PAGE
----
Icon of the Healing of the ParalyticWith His one word alone, the Lord healed an invalid who had lain for 38 years near a healing pool, hoping to be made well, but vainly. And raising him up from his sick bed, He cautioned him respecting the future: “Sin no more, lest a worse thing come unto thee” (St. John 5:14).

With these portentous words, the Lord indicated that the cause of the unfortunate man’s fearful infirmities lay in the sins who had previously committed. In addition, he warned that sin inevitable brings with it not only such dire disease as paralysis, but even more dreadful ills.

“Sin no more!” — it is the words of Christ’s warning that should be the principle, founding motto, of our human existence. He who forgets this great God-given truth will have vainly wasted his efforts in making his own life as well as the lives of other people peaceful, joyous, prosperous, and happy. He who loves sinning will inevitable sooner or later fall prey to the oppressive affliction of the spiritual and physical feebleness. The sufferings of body and of soul will be his lot, and in the life hereafter — everlasting, unremitting torment.

Is it not in this position of the inform man, lying helplessly by the Sheep’s Gate pool, that all mankind finds itself today, madly rejecting Christ the Savior, refusing to acknowledge the existence of sin as such, and seeking various paths of life and salvation other than those which Christ, Our Lord, point out to us?

Sin reigns ruthlessly among the people of today, smiting both the body and soul with its death-wielding venom. And for so long as sin maintains its dominion, there can be no liberation or deliverance from the world from all the evils that best it, and it is even meaningless to talk of its prosperity and preservation.

It would seem that experience in life should long since have made this clear and comprehensible to everyone, but Alas! engulfed in the depths of sinful life, led about by diabolical pride and culpable self-love, self-confident people, who put their trust in themselves alone, easily forget the lessons which life itself teaches them, and no matter how many blows they receive in the course of their existence, whereby the Lord Himself instructs them, nevertheless it is frequent among them that, as God’s Word instructs us, “according to the true proverb, the dog is turned to his own vomit again; and the sow that was washed to her wallowing in the mire” (II Peter 2:22).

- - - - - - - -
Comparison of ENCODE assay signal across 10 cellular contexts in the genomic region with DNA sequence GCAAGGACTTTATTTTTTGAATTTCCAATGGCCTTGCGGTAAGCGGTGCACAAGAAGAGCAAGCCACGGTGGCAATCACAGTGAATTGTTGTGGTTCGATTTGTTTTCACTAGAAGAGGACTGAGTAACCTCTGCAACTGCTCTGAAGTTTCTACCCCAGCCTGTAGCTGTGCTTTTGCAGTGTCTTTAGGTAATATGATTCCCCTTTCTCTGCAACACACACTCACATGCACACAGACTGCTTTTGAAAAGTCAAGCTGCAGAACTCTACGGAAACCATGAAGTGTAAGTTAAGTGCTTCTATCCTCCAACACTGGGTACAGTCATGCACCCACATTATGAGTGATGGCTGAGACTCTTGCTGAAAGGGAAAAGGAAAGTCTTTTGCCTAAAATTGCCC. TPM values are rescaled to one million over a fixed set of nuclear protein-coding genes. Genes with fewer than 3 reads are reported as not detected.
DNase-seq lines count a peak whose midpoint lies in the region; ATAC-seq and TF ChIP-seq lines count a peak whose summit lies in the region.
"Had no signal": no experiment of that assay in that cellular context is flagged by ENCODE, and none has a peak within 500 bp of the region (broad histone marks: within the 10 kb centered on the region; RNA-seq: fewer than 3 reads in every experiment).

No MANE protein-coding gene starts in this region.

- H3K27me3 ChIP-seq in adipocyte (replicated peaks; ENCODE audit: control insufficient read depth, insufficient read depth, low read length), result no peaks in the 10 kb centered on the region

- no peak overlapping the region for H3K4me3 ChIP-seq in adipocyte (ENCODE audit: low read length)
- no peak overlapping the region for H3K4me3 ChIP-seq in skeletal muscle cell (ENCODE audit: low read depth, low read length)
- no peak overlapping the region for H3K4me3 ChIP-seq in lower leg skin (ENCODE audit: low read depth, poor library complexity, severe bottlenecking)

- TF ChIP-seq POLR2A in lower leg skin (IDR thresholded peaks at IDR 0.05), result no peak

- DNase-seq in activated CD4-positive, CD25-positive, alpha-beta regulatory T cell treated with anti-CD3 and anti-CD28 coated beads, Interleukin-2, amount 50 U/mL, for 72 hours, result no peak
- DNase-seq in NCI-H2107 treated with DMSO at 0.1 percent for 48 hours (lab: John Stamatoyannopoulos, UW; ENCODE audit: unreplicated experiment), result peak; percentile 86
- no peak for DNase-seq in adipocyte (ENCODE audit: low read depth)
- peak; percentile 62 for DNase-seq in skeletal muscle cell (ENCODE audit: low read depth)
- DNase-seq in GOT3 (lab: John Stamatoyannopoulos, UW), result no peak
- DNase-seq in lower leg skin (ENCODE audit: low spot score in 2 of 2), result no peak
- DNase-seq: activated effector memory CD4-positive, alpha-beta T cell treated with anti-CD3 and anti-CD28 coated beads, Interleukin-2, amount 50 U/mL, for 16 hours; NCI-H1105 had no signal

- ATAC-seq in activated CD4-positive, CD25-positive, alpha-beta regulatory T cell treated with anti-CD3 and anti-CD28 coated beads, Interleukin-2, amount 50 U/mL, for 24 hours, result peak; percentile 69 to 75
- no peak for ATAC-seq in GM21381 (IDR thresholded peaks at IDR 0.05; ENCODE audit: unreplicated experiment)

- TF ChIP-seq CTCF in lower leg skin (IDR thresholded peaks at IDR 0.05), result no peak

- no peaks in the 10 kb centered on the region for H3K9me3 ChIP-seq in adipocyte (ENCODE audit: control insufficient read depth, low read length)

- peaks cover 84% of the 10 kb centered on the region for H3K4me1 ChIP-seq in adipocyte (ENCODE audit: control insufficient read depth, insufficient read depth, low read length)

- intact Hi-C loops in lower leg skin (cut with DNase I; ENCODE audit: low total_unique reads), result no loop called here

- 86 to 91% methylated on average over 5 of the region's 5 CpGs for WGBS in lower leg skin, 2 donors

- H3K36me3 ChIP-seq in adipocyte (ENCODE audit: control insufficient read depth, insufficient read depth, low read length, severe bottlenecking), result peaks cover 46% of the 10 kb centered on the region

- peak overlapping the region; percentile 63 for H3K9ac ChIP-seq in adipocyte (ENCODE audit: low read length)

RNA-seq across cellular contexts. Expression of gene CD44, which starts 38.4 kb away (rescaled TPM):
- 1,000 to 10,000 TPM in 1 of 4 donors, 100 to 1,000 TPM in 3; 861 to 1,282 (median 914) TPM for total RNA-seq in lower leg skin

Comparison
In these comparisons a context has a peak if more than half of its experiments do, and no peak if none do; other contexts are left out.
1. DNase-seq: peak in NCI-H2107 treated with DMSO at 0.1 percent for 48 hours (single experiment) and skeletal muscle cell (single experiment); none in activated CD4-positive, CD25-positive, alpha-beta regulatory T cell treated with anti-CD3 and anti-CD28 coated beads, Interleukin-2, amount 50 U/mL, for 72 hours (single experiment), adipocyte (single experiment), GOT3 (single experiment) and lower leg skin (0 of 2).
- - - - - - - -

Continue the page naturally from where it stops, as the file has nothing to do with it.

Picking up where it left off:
According to Church tradition, that is exactly what happened to the invalid upon whom the Lord had shed His bounty. He did not heed the warning, “Sin no more, lest a worse thing come unto thee.” The lesson for the fourth week after Pascha, the week of the invalid, says that this infirm man, so wondrously healed by the Lord, was the very man who struck Our Lord Jesus Christ upon the cheek during the trial before the High Priest (St. John 18:22), for which he obtained “a trial worse than the weakening of limbs”– that eternal fire, not for eight and thirty years alone, but unto time everlasting, should torment him.”

You see to what extreme can come to those who do not remember the mercy and generosity of God. Pride and sinful self-esteem can lead the person who is unmindful of himself to the state of a madman, acting rashly, and doom him forever! The desire to ingratiate someone, to gain someone’s favor, attention, and thereby some personal reward, frequently drives those who become infatuated with their sinful selves to such truly insane deeds that trail in their wake the most frightening and incorrigible consequences!

+ Archbishop Averky, “Wherein Lies Life Greatest Evil”

St. Maximos the Confessor: The sensible man, taking into account the remedial effect of the divine prescriptions, gladly bears the sufferings . . .

Icon of St. Maximos the ConfessorThe sensible man, taking into account the remedial effect of the divine prescriptions, gladly bears the sufferings which they bring upon him, since he is aware that they have no cause other than his own sin. But when the fool, ignorant of the supreme wisdom of God’s providence, sins and is corrected, he regards either God or men as responsible for the hardships he suffers.

+ St. Maximos the Confessor, Four Hundred Texts on Love 2.46, The Philokalia: The Complete Text (Vol. 2)